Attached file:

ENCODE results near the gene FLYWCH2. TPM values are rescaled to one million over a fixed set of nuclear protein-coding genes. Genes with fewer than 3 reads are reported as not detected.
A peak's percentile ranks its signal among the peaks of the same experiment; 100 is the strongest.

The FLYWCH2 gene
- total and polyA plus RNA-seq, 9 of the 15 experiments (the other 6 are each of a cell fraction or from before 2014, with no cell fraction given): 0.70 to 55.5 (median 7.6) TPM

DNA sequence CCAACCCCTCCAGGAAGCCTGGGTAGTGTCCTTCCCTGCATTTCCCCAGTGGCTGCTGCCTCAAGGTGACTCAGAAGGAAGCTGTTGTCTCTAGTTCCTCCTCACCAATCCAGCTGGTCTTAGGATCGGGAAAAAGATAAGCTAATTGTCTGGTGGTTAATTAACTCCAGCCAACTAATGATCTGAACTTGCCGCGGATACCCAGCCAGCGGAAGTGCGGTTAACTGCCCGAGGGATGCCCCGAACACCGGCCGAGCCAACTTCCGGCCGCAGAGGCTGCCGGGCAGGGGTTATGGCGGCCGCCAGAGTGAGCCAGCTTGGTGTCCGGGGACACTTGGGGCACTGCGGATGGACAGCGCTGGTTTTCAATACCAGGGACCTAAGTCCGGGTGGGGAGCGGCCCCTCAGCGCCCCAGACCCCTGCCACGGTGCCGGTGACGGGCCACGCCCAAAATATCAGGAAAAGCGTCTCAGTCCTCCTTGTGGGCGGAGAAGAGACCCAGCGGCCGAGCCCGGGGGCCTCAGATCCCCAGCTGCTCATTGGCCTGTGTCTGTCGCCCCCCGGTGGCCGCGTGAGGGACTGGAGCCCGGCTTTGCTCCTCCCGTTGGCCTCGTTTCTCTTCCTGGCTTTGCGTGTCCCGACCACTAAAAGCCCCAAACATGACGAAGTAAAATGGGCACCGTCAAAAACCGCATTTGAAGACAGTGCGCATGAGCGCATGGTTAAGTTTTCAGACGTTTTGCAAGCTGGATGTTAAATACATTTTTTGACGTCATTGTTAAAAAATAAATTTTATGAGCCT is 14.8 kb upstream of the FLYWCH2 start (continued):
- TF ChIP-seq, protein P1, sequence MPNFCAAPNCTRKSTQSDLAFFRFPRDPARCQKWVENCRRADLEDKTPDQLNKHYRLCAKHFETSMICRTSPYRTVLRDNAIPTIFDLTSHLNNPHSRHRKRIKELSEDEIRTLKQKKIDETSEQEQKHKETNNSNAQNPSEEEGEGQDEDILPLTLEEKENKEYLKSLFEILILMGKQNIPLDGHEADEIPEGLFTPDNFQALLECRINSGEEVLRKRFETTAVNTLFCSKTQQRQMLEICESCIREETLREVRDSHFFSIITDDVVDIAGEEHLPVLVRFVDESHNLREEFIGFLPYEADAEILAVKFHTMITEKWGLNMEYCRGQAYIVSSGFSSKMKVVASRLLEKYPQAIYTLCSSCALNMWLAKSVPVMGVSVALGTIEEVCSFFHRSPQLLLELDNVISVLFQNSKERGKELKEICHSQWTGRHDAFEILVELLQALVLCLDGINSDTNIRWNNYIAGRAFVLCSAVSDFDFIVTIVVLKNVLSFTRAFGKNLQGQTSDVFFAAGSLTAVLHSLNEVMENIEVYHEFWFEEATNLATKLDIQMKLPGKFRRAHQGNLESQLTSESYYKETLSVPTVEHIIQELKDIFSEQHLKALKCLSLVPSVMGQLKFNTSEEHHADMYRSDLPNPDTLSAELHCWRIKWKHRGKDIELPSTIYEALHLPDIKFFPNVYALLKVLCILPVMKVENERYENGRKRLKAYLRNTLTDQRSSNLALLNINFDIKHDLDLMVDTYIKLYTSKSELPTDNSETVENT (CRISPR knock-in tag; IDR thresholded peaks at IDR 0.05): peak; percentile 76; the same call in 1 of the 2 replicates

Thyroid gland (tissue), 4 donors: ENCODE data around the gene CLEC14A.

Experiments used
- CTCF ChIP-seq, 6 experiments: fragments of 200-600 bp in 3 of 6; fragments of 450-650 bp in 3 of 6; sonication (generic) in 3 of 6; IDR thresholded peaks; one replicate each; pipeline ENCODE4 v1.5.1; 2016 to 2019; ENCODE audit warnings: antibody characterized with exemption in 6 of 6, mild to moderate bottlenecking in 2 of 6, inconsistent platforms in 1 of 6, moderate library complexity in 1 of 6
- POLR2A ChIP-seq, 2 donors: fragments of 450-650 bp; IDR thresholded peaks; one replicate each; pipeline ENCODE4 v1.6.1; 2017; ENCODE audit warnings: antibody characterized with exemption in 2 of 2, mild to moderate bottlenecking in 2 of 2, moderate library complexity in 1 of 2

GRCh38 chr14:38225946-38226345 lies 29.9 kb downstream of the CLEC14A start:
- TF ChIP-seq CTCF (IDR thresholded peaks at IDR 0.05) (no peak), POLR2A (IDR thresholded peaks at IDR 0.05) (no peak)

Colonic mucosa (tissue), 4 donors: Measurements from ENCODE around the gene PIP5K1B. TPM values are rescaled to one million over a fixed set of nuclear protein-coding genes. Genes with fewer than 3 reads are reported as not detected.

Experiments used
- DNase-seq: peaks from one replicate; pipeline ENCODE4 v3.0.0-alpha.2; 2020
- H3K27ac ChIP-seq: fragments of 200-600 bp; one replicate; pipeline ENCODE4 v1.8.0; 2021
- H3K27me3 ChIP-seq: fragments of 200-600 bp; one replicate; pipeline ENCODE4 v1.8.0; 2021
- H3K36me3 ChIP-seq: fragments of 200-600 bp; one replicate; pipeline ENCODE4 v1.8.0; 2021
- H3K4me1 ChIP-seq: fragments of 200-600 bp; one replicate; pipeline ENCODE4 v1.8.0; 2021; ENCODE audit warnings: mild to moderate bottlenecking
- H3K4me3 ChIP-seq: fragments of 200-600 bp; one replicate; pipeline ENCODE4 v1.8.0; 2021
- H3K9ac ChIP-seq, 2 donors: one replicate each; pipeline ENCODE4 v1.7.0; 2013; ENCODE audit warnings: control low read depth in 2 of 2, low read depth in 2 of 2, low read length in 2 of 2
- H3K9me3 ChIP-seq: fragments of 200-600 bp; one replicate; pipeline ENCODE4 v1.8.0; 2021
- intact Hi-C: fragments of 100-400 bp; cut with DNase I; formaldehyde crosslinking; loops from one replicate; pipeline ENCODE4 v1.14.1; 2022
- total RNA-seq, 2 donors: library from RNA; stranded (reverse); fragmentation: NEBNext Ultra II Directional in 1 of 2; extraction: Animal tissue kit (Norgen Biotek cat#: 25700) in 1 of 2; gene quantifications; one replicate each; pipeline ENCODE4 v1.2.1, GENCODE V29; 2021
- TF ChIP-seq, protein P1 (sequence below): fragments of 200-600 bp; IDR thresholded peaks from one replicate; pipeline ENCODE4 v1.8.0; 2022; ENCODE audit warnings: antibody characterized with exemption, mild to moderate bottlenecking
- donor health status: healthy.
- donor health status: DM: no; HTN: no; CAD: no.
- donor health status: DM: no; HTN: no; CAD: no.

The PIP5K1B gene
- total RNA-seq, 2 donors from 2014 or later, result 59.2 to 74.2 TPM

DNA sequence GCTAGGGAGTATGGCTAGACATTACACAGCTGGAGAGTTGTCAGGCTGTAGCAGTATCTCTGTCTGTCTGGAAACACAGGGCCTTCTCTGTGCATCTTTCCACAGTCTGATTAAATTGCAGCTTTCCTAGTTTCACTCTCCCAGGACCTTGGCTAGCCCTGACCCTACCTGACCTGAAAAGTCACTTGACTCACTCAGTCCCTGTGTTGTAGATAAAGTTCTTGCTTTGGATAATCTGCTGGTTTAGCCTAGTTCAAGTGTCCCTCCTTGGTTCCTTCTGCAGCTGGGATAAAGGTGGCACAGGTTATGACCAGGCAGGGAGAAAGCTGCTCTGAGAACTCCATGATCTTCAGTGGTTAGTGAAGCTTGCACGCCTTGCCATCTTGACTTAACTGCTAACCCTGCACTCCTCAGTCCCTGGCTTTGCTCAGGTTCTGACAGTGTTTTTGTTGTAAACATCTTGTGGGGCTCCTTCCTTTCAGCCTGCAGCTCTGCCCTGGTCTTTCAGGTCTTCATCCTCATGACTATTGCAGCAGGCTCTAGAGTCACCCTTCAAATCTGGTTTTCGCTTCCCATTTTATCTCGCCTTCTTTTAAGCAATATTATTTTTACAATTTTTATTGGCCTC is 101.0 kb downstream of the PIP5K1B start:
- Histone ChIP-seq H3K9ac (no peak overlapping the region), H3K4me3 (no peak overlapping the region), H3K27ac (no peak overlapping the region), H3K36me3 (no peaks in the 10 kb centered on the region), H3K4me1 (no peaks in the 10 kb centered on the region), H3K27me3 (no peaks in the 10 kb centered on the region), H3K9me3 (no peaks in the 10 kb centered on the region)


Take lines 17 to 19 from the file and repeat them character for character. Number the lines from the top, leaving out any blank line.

- H3K27me3 ChIP-seq: fragments of 200-600 bp; one replicate; pipeline ENCODE4 v1.8.0; 2021
- H3K36me3 ChIP-seq: fragments of 200-600 bp; one replicate; pipeline ENCODE4 v1.8.0; 2021
- H3K4me1 ChIP-seq: fragments of 200-600 bp; one replicate; pipeline ENCODE4 v1.8.0; 2021; ENCODE audit warnings: mild to moderate bottlenecking